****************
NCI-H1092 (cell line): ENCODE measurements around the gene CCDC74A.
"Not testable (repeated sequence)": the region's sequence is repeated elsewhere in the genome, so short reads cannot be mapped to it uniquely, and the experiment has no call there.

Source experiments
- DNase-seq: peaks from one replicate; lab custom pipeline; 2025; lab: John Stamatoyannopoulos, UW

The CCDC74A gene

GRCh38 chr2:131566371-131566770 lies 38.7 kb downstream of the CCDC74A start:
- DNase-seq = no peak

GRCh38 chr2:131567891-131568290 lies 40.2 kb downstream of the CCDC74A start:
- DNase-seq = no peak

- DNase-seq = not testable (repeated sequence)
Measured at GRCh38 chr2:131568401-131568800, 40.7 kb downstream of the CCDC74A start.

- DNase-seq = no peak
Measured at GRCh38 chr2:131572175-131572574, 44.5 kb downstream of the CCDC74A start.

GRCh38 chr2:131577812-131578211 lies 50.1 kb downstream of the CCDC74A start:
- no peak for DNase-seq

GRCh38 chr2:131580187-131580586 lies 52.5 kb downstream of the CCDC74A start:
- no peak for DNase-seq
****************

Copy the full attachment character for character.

NCI-H1092 (cell line): ENCODE measurements around the gene CCDC74A.
"Not testable (repeated sequence)": the region's sequence is repeated elsewhere in the genome, so short reads cannot be mapped to it uniquely, and the experiment has no call there.

Source experiments
- DNase-seq: peaks from one replicate; lab custom pipeline; 2025; lab: John Stamatoyannopoulos, UW

The CCDC74A gene

GRCh38 chr2:131566371-131566770 lies 38.7 kb downstream of the CCDC74A start:
- DNase-seq = no peak

GRCh38 chr2:131567891-131568290 lies 40.2 kb downstream of the CCDC74A start:
- DNase-seq = no peak

- DNase-seq = not testable (repeated sequence)
Measured at GRCh38 chr2:131568401-131568800, 40.7 kb downstream of the CCDC74A start.

- DNase-seq = no peak
Measured at GRCh38 chr2:131572175-131572574, 44.5 kb downstream of the CCDC74A start.

GRCh38 chr2:131577812-131578211 lies 50.1 kb downstream of the CCDC74A start:
- no peak for DNase-seq

GRCh38 chr2:131580187-131580586 lies 52.5 kb downstream of the CCDC74A start:
- no peak for DNase-seq